own contemporary tastes. The
presentation is to be offered not1
as a finished public performance
but as an open class meeting,I
simulating actual performance;
THE STANLEY QUARTET,
made its debut during the summer,
session and has already given
three performances, is scheduled,
to give three more concerts dur-
ing the fall semester.
Dates for the programs have
been set for Nov. 1, Nov. 15 and
Other major concerts to be
given by the School of Music are,
programs by the Collegium Musi-
cum and the Little Symphony,
Nov. 20 and Nov. 3, respectively.
Grad Club Will
Hold Last Outing
The Graduate Outing Club will
meet at 2:15 p.m. tomorrow at the
northwest entrance of the Rack-
ham Building for its last outing
of the summer term.
Graduate students may sign up
for between-terms outings at the
check desk in the lobby of the
"2. The United States desires to
support the creation in China of
economic and political conditions
which will safeguard basic rights
and liberties and progressively de-
velop the economic and social well
being of its people.
"3. The United States is op-
posed to the subjection of China
to any foreign power, to any re-
gime acting in the interest of a
foreign power, and to the dis-
memberment of China by any for-
eign power, whether by open or
"4. The United States will con-
tinue to consult with other inter-
ested powers in the light of condi-
tions in the countries concerned
and in the far east as a whole, on
measures which will contribute to
the continuing security and wel-
fare of the peoples of that area.
"5. The United States will en-
courage and support efforts of the
United Nations to achieve these
objectives and particularly to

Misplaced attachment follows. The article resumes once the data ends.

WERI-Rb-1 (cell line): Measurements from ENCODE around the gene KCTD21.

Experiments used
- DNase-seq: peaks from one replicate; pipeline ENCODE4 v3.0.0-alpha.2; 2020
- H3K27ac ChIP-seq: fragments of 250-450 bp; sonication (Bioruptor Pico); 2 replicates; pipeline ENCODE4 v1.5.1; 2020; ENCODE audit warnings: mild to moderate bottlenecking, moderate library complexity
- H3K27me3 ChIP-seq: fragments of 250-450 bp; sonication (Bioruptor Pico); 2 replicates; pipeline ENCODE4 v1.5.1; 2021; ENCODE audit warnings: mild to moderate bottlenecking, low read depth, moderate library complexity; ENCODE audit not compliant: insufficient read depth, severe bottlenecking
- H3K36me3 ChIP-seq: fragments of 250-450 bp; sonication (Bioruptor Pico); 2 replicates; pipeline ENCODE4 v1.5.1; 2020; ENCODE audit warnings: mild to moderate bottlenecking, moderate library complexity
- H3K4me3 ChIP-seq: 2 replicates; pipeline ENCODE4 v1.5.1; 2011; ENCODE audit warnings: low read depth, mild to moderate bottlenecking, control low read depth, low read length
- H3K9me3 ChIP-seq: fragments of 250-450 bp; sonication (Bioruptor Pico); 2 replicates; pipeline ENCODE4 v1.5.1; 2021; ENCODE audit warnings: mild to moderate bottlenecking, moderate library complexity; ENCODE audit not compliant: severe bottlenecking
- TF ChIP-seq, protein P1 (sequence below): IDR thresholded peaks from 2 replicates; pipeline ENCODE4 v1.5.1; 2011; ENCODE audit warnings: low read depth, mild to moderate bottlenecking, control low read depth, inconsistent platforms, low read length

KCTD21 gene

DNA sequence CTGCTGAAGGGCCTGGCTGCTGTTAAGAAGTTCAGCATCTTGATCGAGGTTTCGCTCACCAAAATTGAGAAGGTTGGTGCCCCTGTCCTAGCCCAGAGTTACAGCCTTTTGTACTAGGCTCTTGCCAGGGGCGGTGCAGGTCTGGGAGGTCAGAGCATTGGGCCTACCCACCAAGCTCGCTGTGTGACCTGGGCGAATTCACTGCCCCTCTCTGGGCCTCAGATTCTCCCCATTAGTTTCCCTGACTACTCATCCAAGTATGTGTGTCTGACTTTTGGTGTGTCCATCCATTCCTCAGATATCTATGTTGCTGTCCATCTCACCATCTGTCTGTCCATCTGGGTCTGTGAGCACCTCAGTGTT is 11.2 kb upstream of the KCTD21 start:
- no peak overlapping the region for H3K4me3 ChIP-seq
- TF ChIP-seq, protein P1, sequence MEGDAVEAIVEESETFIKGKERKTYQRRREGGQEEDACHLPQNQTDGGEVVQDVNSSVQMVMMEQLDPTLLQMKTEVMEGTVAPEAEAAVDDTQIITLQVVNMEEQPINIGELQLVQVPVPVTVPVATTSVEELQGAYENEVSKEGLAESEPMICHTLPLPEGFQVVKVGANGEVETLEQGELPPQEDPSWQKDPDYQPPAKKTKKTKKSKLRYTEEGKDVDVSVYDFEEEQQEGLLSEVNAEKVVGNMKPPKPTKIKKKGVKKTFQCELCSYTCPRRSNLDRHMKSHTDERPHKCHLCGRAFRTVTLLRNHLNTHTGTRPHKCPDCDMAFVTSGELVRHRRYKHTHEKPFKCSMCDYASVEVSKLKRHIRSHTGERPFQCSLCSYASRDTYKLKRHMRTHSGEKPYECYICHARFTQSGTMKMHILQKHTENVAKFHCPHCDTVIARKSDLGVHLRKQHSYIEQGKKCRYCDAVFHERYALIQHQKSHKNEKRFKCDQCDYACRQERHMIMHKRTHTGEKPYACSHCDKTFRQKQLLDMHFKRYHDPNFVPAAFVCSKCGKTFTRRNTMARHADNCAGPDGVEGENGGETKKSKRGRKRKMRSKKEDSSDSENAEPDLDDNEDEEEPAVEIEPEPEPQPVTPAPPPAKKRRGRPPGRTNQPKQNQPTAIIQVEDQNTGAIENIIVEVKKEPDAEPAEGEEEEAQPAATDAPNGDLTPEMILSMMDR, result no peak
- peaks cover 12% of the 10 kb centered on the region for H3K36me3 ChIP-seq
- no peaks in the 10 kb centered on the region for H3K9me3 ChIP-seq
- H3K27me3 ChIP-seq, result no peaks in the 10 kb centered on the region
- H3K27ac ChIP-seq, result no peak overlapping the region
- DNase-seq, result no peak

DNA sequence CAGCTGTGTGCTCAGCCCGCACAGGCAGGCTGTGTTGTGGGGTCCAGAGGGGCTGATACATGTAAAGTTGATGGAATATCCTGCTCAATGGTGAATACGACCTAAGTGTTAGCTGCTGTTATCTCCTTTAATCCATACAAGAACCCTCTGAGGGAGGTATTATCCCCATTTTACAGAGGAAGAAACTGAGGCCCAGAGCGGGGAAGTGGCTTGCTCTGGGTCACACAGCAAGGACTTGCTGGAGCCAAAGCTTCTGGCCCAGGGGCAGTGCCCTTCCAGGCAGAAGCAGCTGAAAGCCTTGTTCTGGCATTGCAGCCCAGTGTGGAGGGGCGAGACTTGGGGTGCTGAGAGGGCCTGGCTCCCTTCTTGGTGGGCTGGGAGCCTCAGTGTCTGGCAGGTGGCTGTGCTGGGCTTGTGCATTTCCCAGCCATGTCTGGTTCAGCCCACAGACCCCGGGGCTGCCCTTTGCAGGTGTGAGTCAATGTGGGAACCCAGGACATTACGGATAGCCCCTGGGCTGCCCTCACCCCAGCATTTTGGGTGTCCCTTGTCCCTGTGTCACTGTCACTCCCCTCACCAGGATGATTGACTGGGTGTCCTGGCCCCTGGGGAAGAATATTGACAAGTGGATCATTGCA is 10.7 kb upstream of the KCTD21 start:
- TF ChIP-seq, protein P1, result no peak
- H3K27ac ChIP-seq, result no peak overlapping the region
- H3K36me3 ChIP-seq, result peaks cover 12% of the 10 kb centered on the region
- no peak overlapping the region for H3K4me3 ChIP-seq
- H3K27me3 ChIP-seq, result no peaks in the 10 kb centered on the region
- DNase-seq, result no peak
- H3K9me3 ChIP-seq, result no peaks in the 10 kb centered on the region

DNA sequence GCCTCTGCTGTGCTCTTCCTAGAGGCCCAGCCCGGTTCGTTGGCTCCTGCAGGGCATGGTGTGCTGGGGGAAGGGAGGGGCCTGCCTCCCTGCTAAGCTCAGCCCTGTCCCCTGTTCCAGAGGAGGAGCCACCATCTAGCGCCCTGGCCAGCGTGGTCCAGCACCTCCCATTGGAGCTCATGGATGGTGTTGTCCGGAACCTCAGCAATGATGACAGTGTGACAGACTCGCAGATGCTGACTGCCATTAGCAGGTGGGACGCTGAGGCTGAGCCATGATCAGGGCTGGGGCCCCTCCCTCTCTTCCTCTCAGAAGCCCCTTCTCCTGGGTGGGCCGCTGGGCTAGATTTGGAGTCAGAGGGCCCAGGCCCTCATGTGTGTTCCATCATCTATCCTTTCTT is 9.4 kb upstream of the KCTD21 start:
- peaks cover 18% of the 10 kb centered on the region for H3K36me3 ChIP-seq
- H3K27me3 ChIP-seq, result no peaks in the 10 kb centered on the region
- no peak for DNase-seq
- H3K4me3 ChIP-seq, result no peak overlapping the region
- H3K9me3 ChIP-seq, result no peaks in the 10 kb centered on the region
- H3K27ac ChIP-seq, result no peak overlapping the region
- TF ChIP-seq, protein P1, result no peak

maintain peace and security in
the far East."
ACHESON TOLD his news con-
ference that the big problem now
is to determine how these prin-
ciples can be effectively translat-
ed into action. As a method of at-
tack on that problem, he said the
State Department has brought in
outside consultants to advise him
on what may be done. In addi-
tion, he said, responsible officials
are engaged in a comprehensive
survey of the far Eastern situa-
Questioned about American
relations with the Chinese Com-
munists, - Acheson said that if
and when they create a govern-
ment and the question arises of
recognition, he will consult fully
with the foreign affairs commit-
tees of Congress.
S OL DIE R S TLP50 - ereant Mor
Murphy, of the Irish Guads, 82, teLs a da ncin partnr,
Smith, 21, of his camaigns, at Old Time Ball il.
IU D.IAN CIEF- IN GEKMANT "GoodSun,"
Apache chief, is made up for his role in "Winnetou," Indian story,
by German poet Karl May, played by Munich actors in Bavaria.
F S E TiVAL UEEN
- uagret Thors, daughter of
the linister from Iceland, visits
an orchard during her reign as
Queen of the Apple Blossom
Festival at Winchester, Va.
Riding Horses For ire
SPECIAL STUDENT RATES
GENE BLAND, Mgr.
3250 E. Huron River Dr. Ph. 7772
C A NOEING
on the Huron River
P K 2 0 Y E A R $ F 0 R T W A - A 1949 Constellation (top) flies past a Ford Trimotor
of 1929 as TWA prepares to celebrate its 20th anniversary of coast-to-coast air service.
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LET'S GO!. . .to the